Later this month Americans will be celebrating Thanksgiving, a secular holiday established for religious people to give thanks to God.  Canadians did the same in the middle of last month.  Most cultures and nations historically have had a harvest festival celebration to express gratitude for the food; indeed, Pentecost was originally such a celebration.

I’m not going to ask why we don’t have these in our games; as holidays go, this is an obvious one, and I’d wager many of my readers have had an in-game harvest celebration at some point in their gaming calendars.  Nor does it make much sense to discuss cultural details, as feasting and frolicking are the obvious choices.  Rather, I would raise the fundamental point and address gratitude.

Years ago we ran a miniseries on Faith and Gaming about how to express faith within the game; it began with playing the Good Guys and ran through quite a few very different ideas over the course of eight articles.  To those perhaps we can add having your character express gratitude to his deity for good things, from food on his plate to the outcomes of battles or adventures.  Such thankfulness ought to be natural in those who believe that a god is involved in their lives, and a natural expression of it within the game world makes perfect sense.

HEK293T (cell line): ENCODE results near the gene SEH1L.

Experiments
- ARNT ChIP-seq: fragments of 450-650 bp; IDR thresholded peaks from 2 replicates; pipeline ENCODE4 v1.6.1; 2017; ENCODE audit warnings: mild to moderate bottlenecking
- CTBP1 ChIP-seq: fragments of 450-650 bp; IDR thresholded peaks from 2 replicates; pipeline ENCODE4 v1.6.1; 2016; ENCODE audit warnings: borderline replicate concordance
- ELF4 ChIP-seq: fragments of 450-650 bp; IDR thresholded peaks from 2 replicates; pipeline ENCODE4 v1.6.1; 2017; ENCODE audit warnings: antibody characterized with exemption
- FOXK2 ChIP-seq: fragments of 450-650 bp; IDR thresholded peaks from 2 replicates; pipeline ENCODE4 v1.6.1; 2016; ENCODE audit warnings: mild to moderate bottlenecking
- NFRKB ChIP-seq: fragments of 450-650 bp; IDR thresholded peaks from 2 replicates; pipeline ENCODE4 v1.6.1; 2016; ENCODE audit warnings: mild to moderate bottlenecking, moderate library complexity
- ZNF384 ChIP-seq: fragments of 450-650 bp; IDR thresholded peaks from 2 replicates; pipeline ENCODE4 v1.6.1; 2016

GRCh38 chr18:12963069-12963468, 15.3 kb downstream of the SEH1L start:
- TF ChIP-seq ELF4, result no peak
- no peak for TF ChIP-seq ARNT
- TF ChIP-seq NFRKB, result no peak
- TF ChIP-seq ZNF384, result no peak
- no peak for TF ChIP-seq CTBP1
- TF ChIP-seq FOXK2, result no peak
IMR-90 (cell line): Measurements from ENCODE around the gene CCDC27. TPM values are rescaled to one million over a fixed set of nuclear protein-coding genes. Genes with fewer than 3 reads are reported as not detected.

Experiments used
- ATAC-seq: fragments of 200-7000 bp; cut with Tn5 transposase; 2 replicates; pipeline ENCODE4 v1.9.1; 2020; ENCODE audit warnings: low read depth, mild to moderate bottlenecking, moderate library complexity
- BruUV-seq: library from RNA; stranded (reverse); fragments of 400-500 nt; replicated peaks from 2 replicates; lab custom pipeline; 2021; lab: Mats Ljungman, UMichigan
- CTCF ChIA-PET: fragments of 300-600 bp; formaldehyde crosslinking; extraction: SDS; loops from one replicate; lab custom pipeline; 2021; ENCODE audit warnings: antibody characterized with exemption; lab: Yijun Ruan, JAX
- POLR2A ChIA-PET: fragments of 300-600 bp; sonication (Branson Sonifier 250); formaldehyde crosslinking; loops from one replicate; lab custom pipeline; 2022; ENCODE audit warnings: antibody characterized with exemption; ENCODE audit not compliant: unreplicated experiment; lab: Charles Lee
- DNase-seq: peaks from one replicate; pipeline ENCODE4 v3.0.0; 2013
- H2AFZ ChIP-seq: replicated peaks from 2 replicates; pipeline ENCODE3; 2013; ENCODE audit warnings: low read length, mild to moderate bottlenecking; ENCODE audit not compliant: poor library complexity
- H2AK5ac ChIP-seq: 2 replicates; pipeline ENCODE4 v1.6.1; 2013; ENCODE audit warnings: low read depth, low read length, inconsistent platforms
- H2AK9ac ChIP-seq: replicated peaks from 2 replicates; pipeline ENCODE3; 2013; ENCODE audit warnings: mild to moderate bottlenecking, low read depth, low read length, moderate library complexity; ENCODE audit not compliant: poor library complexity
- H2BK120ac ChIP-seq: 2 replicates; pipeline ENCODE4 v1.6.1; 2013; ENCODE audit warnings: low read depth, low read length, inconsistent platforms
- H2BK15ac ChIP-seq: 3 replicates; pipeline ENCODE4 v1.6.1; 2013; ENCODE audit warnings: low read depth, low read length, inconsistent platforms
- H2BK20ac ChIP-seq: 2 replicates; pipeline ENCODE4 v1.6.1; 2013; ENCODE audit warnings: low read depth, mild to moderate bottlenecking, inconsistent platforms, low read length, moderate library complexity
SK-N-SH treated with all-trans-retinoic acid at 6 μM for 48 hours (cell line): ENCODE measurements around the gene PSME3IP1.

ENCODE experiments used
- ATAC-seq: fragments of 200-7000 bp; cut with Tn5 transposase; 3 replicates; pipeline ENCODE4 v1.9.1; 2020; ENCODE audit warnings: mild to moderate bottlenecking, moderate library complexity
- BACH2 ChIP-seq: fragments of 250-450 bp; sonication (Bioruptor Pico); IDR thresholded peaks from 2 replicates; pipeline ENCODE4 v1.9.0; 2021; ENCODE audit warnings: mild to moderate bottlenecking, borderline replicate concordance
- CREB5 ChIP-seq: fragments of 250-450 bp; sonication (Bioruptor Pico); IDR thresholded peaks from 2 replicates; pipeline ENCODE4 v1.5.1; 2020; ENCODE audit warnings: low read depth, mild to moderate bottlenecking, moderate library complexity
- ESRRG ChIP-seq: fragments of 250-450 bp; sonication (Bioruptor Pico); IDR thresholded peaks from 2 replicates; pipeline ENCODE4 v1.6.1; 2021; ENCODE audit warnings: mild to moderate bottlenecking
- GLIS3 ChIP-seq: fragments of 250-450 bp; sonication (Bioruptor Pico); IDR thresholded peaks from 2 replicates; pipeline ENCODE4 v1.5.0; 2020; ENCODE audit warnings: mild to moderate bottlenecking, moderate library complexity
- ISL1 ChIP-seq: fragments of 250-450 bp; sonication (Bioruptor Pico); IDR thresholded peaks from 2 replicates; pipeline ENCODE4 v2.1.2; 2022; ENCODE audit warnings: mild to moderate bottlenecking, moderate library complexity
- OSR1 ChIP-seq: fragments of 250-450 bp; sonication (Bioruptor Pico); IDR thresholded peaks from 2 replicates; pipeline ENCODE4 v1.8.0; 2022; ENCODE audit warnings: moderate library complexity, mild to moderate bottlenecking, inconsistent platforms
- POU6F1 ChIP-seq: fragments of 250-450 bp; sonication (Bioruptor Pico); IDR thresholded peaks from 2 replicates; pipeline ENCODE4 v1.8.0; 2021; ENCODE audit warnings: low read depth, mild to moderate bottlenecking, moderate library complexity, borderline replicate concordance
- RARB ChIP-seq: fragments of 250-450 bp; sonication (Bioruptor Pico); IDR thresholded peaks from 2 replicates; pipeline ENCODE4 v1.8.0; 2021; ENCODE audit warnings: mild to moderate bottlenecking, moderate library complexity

Further, as we said of a number of those other ways to express faith in the game, what is true of your character ought also to be true of you.  Express your real-world gratitude in real-world ways.  Let your fellow players recognize that you are grateful to God for the good things that come, and that you know that all things which come to you come from God and are good.

I trust you all will have, or have had, a happy Thanksgiving filled with gratitude for all God’s good gifts.

On a related subject, let me express our gratitude to you for reading, encouraging, and supporting this ministry.  Some of you have promoted our efforts by purchasing what our webmaster calls “swag” from our Christian Gamers Guild store.*  Many of you have registered for and attended our worship services at various conventions.  Apart from support of the guild, I would thank those of you who have supported me (I may be chaplain of the guild, but I am a volunteer in all I do here) both by encouraging posts and by support through Patreon or PayPal.me.  These contributions keep me online and writing, and are greatly appreciated.

So thank you.


*Editor’s note, for the purposes of transparency: The purpose of the store is to provide branded materials to members in order to advertise the Guild. Most items are priced at just a little bit over cost. We do make a small amount on each purchase, but so far the account hasn’t earned enough for Cafe Press to send us a check.


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Next article:  Balancing on the Corner.